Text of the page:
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Safety Tip: Equipment Location Installation – Defining Obstructions


If it only takes a single hop, skip, or jump to get to a piece of emergency equipment from any location in your workplace, your workplace is in compliance with one of the ANSI Z358.1 requirements. A walk to the nearest emergency equipment location should total less than 10 seconds and be obstruction free. But what defines obstruction?

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Our definition of obstruction is not limited to obstacles or barriers (pipes, closed doors), it also includes impediments or delays (stairs, curbs). An obstruction would be anything that impedes access to the equipment by increasing the time to reach the unit or causing further injury. There are obvious obstructions that would clearly delay access to an emergency response shower unit in 10 seconds or less but other hazards could not only cause a delay but could cause further injury. Stairs (because of the requirement to be on the same level as the hazard), piping, boxes, cabinets, trash, office furniture, etc would all be considered a clear obstruction and should be cleared from the equipment area.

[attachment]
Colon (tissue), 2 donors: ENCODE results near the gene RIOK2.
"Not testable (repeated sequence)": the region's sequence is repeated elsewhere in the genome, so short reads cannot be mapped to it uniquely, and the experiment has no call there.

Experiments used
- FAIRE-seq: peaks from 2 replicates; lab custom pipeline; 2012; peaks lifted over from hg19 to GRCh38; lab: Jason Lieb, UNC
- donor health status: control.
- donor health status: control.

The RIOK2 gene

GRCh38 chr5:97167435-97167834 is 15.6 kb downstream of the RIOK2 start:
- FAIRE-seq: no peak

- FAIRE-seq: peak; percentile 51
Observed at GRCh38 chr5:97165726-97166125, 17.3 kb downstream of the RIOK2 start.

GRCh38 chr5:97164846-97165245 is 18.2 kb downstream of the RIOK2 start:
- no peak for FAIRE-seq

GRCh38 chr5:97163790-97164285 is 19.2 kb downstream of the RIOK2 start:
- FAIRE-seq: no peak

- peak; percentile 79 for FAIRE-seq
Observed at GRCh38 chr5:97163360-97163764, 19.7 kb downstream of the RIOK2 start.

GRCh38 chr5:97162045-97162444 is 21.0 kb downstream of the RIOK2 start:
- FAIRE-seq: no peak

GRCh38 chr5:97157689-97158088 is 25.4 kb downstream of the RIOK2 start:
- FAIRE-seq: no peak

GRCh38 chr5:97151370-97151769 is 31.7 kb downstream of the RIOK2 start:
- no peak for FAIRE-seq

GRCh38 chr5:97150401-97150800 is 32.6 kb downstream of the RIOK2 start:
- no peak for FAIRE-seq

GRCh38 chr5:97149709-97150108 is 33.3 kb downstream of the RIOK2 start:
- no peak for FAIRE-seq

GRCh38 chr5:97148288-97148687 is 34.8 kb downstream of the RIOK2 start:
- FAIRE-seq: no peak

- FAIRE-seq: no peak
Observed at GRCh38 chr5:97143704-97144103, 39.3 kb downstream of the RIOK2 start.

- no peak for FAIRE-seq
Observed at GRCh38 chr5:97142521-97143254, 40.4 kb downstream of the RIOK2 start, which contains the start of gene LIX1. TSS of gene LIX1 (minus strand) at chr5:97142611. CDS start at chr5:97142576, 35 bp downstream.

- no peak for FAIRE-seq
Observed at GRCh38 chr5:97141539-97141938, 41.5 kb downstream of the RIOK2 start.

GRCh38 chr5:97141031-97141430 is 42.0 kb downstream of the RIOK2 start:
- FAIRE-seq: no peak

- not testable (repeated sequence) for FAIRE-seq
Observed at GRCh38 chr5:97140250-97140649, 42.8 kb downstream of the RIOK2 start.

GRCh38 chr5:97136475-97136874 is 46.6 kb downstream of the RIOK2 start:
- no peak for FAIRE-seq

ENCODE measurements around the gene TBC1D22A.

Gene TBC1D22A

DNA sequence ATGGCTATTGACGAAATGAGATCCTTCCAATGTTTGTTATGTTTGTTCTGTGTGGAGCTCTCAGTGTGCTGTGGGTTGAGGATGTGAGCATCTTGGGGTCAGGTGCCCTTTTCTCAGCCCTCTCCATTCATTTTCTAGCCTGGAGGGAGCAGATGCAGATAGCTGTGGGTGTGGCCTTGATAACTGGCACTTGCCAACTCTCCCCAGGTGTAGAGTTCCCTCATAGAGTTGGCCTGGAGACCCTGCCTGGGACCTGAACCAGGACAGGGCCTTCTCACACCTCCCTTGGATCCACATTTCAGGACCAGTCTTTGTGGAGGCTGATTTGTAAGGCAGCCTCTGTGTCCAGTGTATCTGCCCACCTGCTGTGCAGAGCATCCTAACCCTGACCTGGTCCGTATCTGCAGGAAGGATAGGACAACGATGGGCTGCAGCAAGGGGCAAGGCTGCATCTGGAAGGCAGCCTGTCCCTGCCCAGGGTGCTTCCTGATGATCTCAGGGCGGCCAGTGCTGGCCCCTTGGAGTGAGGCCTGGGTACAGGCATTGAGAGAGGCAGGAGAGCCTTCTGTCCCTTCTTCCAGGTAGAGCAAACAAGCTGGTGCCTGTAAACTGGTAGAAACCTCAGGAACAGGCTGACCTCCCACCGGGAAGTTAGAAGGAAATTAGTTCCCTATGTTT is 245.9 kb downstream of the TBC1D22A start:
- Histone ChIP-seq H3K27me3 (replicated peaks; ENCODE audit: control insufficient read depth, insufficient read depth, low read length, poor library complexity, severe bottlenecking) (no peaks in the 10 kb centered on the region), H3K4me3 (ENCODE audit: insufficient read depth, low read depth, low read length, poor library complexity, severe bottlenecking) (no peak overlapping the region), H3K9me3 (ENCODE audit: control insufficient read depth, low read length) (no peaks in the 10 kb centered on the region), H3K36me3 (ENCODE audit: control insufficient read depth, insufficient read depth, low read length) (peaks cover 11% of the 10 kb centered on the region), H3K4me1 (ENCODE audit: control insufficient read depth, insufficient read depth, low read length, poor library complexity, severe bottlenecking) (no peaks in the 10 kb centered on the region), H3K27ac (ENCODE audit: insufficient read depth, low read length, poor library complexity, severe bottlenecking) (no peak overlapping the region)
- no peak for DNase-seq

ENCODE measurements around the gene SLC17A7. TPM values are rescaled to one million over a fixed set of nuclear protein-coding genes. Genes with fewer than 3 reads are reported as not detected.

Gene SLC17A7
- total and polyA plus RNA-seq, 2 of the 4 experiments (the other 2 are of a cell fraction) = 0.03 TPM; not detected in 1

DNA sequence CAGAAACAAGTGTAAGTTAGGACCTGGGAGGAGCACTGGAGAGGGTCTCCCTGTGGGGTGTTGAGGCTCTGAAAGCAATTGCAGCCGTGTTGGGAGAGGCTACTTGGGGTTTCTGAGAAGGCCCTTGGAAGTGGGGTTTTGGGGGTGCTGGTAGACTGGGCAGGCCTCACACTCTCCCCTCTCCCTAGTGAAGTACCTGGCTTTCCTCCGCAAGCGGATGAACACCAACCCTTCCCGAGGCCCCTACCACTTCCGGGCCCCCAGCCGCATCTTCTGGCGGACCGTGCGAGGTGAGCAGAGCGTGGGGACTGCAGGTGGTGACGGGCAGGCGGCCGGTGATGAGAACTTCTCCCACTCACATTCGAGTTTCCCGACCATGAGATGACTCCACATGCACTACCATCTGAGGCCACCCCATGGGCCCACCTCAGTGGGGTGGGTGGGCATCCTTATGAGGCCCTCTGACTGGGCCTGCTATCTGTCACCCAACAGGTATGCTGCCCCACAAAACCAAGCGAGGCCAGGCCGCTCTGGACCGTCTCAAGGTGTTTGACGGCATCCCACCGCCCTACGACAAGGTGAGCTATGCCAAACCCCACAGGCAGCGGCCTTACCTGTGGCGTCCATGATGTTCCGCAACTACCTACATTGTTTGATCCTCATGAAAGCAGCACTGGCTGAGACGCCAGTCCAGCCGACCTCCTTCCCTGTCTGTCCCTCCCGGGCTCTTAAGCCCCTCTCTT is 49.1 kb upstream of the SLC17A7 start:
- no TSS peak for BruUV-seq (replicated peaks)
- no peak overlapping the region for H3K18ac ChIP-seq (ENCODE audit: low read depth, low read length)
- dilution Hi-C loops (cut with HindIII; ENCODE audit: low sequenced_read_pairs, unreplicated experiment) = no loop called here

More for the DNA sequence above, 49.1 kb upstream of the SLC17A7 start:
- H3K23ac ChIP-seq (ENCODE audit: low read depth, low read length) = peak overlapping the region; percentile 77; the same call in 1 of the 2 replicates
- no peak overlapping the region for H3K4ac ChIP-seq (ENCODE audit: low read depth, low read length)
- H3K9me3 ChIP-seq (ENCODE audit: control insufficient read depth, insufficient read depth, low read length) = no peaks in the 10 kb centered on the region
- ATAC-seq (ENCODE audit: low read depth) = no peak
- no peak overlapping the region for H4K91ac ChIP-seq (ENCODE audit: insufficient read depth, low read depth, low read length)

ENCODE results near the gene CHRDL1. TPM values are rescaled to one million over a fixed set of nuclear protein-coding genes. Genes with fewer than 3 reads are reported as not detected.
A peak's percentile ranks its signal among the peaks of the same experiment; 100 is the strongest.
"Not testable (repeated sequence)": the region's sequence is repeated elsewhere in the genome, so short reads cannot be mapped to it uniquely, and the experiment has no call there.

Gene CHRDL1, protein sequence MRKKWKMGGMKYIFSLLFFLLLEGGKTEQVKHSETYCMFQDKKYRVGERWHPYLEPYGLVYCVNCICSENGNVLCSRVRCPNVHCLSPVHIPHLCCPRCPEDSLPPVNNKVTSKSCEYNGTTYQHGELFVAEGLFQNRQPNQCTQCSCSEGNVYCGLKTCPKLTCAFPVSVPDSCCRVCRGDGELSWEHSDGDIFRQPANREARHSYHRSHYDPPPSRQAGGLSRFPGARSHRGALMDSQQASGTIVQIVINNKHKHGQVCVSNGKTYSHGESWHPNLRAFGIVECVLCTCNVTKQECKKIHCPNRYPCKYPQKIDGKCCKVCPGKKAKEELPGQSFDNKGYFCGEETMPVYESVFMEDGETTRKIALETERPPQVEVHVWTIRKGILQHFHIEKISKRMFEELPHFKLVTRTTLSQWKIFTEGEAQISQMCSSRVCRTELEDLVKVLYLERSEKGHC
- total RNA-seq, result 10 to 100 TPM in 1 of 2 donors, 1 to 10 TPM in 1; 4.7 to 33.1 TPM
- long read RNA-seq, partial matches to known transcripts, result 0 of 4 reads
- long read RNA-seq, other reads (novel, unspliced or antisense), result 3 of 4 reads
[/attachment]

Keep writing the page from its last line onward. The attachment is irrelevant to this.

Doors are specifically discussed in the appendix of the standard which is not part of the standard but serves as a guide. The standard states that if a door is used, it must open in the direction towards the shower. Yet, a typical door that opens with a handle would not be accepted per the appendix. Ideally a shower unit that is enclosed will have saloon-type doors that swing in and out for access and don’t require the added motion and added time of twisting a handle. If a door is needed for privacy or temperature control, it must open in the direction of the shower without any type of handle to open the door.

Considerations for equipment location should go into effect before purchasing and installing. It’s important to keep in mind where each individual piece will be stationed and how many pieces will need to be purchased to make sure you are creating a predictable, reliable, stable environment to reduce any unnecessary emergency response problems or delays.

To stay up-to-date on additional safety tips, watch the ”Haws Presents ANSI Z358.1 Answered” on-demand webinar by clicking here.